Press Releases 2011
Data centres could save millions through energy-efficiency
A Finnish ICT collaboration project concludes that energy efficiency in data centres can be improved by as much as fifty per cent. For individual data centres this would mean annual savings of thousands of megawatt hours and hundreds of thousands of euros.Electricity used by Finnish data centres represents roughly 0.5-1.5 per cent of the total national electricity consumption. The amount has nearly doubled during the past five years. According to Motiva, a company specializing in energy and material efficiency, the annual electricity consumption in Finnish data centres can be reduced by as much as 350 GWh.
With appropriate measures, the energy consumption of an individual data centre can be reduced by half. “In a medium-sized data centre with 1 megawatt electricity consumption this would mean savings of 500,000 euros per year. For large data centres the amount is considerably higher”, says Petri Nieminen, Senior Consultant at Motiva.
New data centres are continuously being established in Finland. The need for data centre services grows steadily with the increasing needs for digital data communication, back-up security, and data storage. International companies find Finland an attractive country due to the cool Nordic climate, abundant waters, and good data protection and maintenance security. Finland also has a comprehensive and reliable electricity and data communication network as well as geological and political balance. Additionally, Finland has strong technical expertise, which is easily available.
Free cooling and recycling of heat are the trump cards of Finland“Finland has data centres where state-of-the-art energy efficiency solutions have been implemented, for example, in free cooling and heat recovery for reuse”, says Nieminen.
The cold climate and extensive waterways in Finland make it possible to utilize free cooling solutions at data centres. In Central Finland, for example, 58 per cent of the hours per year are below 5 degrees Celsius, whereas in Budapest in Central Europe only one third of the hours per year are this cold. The cool waters of Finland can be used to cool a data centre throughout the year, for the cooling systems work well with water at 20 degrees Celsius.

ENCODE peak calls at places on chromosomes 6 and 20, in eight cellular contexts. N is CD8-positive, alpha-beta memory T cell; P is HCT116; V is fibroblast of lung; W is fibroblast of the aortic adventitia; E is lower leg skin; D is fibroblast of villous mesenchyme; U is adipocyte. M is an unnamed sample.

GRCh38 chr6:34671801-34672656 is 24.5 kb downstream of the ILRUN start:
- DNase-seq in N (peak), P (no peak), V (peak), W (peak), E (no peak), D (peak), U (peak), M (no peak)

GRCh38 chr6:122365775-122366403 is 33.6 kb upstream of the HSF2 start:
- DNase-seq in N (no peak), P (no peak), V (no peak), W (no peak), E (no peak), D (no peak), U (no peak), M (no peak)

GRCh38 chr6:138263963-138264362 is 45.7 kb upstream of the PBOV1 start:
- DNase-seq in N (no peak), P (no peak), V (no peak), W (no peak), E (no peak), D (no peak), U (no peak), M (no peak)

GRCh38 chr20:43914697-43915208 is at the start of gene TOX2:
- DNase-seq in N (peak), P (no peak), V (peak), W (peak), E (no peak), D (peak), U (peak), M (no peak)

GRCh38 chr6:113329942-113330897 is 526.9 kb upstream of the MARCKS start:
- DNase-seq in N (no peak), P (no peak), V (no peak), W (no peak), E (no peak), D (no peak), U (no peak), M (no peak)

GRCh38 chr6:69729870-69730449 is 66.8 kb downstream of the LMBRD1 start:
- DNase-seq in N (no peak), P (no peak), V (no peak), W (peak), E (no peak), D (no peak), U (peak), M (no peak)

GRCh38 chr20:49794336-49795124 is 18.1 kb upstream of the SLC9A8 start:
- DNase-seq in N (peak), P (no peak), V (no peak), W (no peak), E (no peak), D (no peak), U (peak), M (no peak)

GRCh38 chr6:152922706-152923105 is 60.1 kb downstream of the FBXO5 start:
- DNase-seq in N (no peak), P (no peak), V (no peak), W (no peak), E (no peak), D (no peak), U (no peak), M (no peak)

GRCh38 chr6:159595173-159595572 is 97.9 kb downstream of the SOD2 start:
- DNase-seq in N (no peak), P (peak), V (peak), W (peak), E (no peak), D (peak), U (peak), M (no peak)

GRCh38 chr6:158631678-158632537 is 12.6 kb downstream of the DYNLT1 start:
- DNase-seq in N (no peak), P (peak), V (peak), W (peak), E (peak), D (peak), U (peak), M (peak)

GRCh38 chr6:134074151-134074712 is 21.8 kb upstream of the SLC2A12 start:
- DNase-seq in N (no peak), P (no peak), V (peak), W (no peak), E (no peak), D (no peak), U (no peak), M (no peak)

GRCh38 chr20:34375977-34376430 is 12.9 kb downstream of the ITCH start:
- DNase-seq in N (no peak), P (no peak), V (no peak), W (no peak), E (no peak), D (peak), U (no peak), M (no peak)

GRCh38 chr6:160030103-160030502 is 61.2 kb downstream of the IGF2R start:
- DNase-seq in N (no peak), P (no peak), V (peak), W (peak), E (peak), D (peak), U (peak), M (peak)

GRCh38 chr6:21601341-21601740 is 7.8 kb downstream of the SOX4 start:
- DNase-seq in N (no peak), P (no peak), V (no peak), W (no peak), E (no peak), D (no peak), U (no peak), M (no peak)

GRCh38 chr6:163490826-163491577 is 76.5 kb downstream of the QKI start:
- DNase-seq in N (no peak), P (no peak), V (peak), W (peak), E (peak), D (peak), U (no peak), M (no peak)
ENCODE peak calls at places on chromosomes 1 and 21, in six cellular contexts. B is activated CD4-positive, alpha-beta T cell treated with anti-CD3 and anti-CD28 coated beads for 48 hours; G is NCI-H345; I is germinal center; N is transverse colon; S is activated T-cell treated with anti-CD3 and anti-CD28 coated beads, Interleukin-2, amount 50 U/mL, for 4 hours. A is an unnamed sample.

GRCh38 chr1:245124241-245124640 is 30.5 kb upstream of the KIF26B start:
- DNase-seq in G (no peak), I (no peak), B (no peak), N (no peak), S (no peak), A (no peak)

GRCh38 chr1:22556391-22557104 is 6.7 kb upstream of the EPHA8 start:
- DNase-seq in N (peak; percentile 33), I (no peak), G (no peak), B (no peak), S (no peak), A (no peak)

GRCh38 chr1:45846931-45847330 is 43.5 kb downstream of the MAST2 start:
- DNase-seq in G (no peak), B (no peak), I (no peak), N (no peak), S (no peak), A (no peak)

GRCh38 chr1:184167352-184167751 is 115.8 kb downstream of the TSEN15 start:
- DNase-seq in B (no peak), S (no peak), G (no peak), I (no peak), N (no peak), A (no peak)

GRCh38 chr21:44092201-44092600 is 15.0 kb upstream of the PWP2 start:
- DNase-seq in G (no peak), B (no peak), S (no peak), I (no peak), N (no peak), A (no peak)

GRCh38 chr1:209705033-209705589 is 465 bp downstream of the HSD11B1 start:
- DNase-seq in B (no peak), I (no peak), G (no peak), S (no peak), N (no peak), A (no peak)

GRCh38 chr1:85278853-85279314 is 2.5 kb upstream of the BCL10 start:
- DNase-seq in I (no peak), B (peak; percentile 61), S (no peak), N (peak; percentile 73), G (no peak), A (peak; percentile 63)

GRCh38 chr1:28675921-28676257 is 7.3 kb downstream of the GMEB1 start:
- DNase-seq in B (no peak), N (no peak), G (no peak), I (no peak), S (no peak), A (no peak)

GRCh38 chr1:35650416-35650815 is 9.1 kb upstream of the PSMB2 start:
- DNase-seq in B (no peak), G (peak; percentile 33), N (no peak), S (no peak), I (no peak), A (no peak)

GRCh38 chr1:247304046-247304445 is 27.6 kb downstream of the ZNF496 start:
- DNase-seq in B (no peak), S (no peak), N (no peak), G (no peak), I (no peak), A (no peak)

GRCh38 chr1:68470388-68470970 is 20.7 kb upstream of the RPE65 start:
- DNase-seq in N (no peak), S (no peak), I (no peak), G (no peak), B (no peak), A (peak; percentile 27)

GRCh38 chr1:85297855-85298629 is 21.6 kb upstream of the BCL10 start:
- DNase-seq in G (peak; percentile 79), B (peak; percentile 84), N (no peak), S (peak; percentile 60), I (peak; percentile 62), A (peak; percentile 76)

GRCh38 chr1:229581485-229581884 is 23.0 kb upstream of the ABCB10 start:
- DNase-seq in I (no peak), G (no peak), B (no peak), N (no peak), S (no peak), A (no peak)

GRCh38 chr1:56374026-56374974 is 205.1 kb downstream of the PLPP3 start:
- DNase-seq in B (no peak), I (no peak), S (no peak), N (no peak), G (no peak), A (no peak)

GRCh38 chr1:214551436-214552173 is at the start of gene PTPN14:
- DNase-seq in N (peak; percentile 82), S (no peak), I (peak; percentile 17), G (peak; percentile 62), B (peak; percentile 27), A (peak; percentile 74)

Data centres generate a lot of heat worth recovering and reusing. Recycling of heat significantly increases the energy efficiency of a data centre and hence reduces the need for other heat production.
The Finnish Government supports energy efficiency
The required measures to increase energy efficiency in data centres are determined in energy audits that are supervised for quality by Motiva. At the national level, energy audits strive for improving energy efficiency and reducing emissions. The Finnish Government subsidizes the implementation of energy audits.
Energy audits are part of the energy efficiency agreements scheme that is widely applied in Finland. Voluntary agreements cover industries (industry, energy and private service sector), property and building sector, municipalities, oil sector, goods transport and logistics, public transport, and farms.
A project called “Energy Efficient Data Centre” implemented in 2011 sought measures to improve data centres' energy efficiency in Finland. The collaboration project was coordinated by Motiva and the other participants were Coromatic Oy, CSC-IT Center for Science Ltd, DataCenter Finland Oy, Finnish Federation for Communications and Teleinformatics FiCom, Fortum Power and Heat Oy, Fujitsu Finland Oy, Helsingin Energia, Hewlett-Packard Oy, Oy International Business Machines Ab, Rittal Oy, Schneider Electric Finland Oy, TeliaSonera Finland Oyj and Tieto Oyj. The project was funded by the Ministry of Employment and the Economy, and the companies mentioned above.
Petri Nieminen, Senior Consultant, Motiva Oy
tel. +358 40 778 3473, firstname.lastname@example.org